Impact of Changing the Statistical Methodology on Hospital and Surgeon Ranking

The Case of the New York State Cardiac Surgery Report Card

Published in: Medical Care, v. 44, no. 4, Apr. 2006, p. 311-319

Posted on RAND.org on January 01, 2006

by Laurent G. Glance, Andrew W. Dick, Turner M. Osler, Yue Li, Dana B. Mukamel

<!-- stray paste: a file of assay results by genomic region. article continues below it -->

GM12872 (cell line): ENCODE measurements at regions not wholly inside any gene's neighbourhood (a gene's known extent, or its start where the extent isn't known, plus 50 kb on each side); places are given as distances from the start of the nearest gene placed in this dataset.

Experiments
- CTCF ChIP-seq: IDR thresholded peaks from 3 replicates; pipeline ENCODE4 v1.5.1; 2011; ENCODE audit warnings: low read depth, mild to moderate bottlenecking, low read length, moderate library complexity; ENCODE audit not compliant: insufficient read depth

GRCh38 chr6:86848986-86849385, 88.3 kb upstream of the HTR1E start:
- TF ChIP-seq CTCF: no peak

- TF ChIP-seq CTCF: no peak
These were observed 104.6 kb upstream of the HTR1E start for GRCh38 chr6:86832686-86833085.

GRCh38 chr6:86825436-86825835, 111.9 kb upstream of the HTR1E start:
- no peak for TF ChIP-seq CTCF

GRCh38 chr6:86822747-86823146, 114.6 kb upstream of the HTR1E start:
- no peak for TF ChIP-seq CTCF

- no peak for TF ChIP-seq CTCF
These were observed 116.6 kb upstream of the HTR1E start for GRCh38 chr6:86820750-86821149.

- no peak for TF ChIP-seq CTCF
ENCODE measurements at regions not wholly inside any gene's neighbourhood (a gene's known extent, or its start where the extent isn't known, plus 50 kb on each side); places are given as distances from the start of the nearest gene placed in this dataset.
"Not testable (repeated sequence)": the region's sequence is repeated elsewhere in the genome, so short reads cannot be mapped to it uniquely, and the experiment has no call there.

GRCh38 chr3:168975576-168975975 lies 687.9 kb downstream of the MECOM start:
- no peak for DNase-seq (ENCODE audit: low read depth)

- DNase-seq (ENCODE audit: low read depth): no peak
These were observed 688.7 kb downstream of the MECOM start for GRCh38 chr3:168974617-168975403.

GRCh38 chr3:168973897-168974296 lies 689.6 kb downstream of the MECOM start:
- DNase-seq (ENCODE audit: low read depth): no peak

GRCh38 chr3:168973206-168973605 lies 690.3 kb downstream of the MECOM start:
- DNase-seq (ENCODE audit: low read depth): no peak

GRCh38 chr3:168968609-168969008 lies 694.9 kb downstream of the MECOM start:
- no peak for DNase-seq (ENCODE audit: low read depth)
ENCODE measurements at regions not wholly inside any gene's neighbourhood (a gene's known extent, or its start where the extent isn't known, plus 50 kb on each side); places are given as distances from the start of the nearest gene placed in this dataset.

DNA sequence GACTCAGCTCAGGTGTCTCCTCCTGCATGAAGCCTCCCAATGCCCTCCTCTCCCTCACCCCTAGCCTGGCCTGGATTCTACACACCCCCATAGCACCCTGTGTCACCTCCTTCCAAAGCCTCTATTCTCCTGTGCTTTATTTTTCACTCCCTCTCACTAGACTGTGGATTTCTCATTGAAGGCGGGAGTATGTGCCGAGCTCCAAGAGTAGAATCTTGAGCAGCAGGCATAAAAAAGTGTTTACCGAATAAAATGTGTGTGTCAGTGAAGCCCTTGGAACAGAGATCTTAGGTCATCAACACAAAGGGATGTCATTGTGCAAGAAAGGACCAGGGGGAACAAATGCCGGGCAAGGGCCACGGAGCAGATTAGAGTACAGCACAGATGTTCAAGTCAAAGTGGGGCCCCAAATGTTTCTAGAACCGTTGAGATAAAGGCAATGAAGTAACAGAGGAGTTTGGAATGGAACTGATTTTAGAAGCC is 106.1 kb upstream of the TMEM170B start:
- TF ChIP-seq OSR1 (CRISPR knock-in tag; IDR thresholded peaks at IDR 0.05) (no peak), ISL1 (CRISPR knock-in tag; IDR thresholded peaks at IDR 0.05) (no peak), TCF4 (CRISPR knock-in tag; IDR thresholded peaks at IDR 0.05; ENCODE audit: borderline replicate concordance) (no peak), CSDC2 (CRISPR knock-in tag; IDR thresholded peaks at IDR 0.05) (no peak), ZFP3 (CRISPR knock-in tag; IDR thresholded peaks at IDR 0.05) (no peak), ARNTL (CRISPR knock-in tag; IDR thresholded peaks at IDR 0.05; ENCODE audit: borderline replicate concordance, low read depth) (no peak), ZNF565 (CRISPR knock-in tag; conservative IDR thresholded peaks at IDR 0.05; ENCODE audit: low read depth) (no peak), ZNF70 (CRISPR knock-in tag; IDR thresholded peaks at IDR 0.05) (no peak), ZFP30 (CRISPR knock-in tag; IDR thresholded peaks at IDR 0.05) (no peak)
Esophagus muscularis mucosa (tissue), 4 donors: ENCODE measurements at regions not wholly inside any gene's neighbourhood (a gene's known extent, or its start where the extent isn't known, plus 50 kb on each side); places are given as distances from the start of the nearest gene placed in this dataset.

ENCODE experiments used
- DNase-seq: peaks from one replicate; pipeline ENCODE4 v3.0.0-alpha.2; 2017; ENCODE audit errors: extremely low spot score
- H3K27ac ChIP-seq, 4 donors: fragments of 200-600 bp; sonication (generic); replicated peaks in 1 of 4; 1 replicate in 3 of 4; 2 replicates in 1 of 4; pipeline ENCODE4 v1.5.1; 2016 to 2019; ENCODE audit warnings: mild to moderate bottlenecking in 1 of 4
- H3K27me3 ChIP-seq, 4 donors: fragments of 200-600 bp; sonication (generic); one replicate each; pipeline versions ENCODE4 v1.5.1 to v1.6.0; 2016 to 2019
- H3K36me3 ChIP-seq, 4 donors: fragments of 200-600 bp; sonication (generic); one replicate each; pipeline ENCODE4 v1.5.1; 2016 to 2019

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BACKGROUND: Risk adjustment is central to the generation of health outcome report cards. It is unclear, however, whether risk adjustment should be based on standard logistic regression, fixed-effects or random-effects modeling. OBJECTIVE: The objective of this study was to determine how robust the New York State (NYS) Coronary Artery Bypass Graft (CABG) Surgery Report Card is to changes in the underlying statistical methodology. METHODS: Retrospective cohort study based on data from the NYS Cardiac Surgery Reporting System on all patient undergoing isolated CABG surgery in NYS and who were discharged between 1997 and 1999 (51,750 patients). Using the same risk factors as in the NYS models, fixed-effects and random-effects models were fitted to the NYS data. Quality outliers were identified using 1) the ratio of observed-to-expected mortality rates (O/E ratio) and confidence intervals (CIs) calculated using both parametric (Poisson distribution) and nonparametric (bootstrapping) techniques; and 2) shrinkage estimators. RESULTS: At the surgeon level, the standard logistic regression model, the fixed-effects model, and the fixed-effects component of the random-effects model demonstrated near-perfect agreement on the identity of quality outliers using a quality indicator based on the O/E ratio and the Poisson distribution. Shrinkage estimators identified the fewest outliers, whereas the O/E ratios with bootstrap CI identified the greatest number of outliers. The results were similar for hospitals, except that the fixed-effects model identified more outliers than either the NYS model or the fixed-effects component of the random-effects model. CONCLUSION: Shrinkage estimators based on random-effects models are slightly more conservative in identifying quality outliers compared with the traditional approach based on fixed-effects modeling and standard regression. Explicitly modeling surgeon provider effect (fixed-effects and random-effects models) did not significantly alter the distribution of quality outliers when compared with standard logistic regression (which does not model provider effect). Compared with the standard parametric approach, the use of a bootstrap approach to construct 95% confidence interval around the O/E ratio resulted in more providers being identified as quality outliers.

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